Wednesday, 21 September 2011 17:11

The social media holy trinity #3: Facebook

Facebook is still the big kahuna of the social media triumvirate. Facebook’s power as a business tool lies in the enormous penetration of global users, and the self-organising nature of the way that social networks operate.


What I mean by that is simply, if I like something, and you are part of my friends network, there is a good chance that you might like it too – or at least be part of a general demographic that has a predisposition to liking stuff.


So if I “Like” a Facebook page, then there is a good chance that some of my Facebook friends will have a look and “like” it too, and their friends and so on.


Our social and friend based Facebook behaviour, therefore, migrates easily into business based social network behavior.


A Facebook page for your business is similar to your profile page, except instead of “friending” you, users “Like” your page, building a profile of “Likers” in the left-hand column that indicate the popularity of your product or service.


Facebook as a business page is also interactive – users can comment on your posts, make posts themselves and respond to others, all in real time.


The activity on your page generates some excellent analytics too – all of which help you define and refine your target market.


The capacity for interactivity on Facebook pages is part of its charm. It means that you are able to constantly get feedback about your product and engage in a meaningful dialogue with current and future customers.


It also gives customers a sense of ownership with your brand, enabling them to develop a relationship and a brand advocacy that extends far beyond the reaches of your page.


Facebook business pages are a good way to differentiate your customers from your Facebook friends, although in many cases there will be crossovers.


Like my comments on the previous Twitter posting, if you are setting up a Facebook business page, it is important to keep it, the images, and posts, on brand message, and have a consistency in the way your represent your product/service that is reflected across your website, Twitter feeds, etc.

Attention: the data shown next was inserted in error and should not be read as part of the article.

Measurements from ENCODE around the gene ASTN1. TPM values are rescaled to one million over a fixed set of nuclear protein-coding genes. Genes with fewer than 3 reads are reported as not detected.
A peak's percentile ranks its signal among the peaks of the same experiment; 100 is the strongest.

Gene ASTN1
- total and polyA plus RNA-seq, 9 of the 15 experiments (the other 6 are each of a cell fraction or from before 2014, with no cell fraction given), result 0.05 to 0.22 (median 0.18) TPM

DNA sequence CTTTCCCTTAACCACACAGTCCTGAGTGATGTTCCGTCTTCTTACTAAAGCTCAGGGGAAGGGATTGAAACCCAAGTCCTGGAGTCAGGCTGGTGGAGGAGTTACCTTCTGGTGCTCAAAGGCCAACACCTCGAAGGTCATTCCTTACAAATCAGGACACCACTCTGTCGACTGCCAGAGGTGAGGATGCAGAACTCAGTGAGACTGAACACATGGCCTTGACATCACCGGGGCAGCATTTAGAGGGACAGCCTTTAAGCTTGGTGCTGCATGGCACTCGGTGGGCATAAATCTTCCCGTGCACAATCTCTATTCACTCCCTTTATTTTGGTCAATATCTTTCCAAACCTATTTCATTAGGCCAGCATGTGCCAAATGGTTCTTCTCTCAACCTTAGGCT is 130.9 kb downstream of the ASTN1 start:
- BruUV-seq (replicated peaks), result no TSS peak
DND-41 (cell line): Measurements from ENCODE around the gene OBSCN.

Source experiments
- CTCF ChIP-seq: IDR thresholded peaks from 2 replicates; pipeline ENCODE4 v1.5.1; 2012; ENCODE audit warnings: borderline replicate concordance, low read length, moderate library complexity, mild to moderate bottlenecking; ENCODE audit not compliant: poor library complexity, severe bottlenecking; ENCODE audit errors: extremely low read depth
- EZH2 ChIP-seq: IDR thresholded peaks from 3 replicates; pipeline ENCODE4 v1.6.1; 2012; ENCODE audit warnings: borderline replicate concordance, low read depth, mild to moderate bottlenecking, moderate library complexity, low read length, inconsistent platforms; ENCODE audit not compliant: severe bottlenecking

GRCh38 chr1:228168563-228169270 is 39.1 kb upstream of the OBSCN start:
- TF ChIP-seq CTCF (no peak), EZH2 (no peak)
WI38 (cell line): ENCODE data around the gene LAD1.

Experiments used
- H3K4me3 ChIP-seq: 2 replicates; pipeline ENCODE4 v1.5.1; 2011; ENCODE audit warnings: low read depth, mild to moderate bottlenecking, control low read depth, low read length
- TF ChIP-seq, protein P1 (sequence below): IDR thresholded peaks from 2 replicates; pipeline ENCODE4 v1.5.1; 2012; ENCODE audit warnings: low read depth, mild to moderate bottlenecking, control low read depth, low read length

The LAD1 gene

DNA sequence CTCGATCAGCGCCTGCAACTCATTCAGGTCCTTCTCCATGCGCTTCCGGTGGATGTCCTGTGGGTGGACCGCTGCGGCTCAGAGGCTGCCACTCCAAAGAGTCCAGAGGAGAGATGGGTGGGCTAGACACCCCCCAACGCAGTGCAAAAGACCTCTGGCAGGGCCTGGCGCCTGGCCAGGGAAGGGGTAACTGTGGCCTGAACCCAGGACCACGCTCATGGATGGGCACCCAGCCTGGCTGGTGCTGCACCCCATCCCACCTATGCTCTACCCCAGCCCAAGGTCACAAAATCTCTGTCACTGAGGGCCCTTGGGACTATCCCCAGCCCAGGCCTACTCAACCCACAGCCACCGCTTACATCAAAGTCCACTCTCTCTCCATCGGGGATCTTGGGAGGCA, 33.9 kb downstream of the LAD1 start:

There is a capacity with most blogs and websites to link them all together with widgets or as part of the web platform, so a special sale for instance or new product that you post on your website, can be posted to your Facebook page and tweeted simultaneously to ensure maximum saturation.


Third party advocacy of your product by friends-of-friends or likes-of-friends is incredibly powerful free advertising, and in the chains of likes and friends, you can communicate very quickly and grow your user base exponentially with the right content and networks.


Like Twitter and LinkedIn, Facebook isn’t strictly a sales channel, it is a brand building opportunity, and more so, an opportunity to direct traffic to your website.


Authenticity and the sense of giving something special and exclusive to your “Likers” is the key to Facebook page success – as is plenty of content and images and new information to keep your customers interacting.


Much of what you will actually give will be the insight into you as part of your brand, and the opportunity to share that in real time as your community grows.

Dr Polly McGee a co-founder of Startup Tasmania, which aids fast-growth start-ups in the state. She’s behind the MumpreneurIDEAS program, a one day workshop that assists women to start-up and is also a senior lecturer in Commercialisation and Entrepreneurship at the University of Tasmania in their MBA and undergraduate program. 

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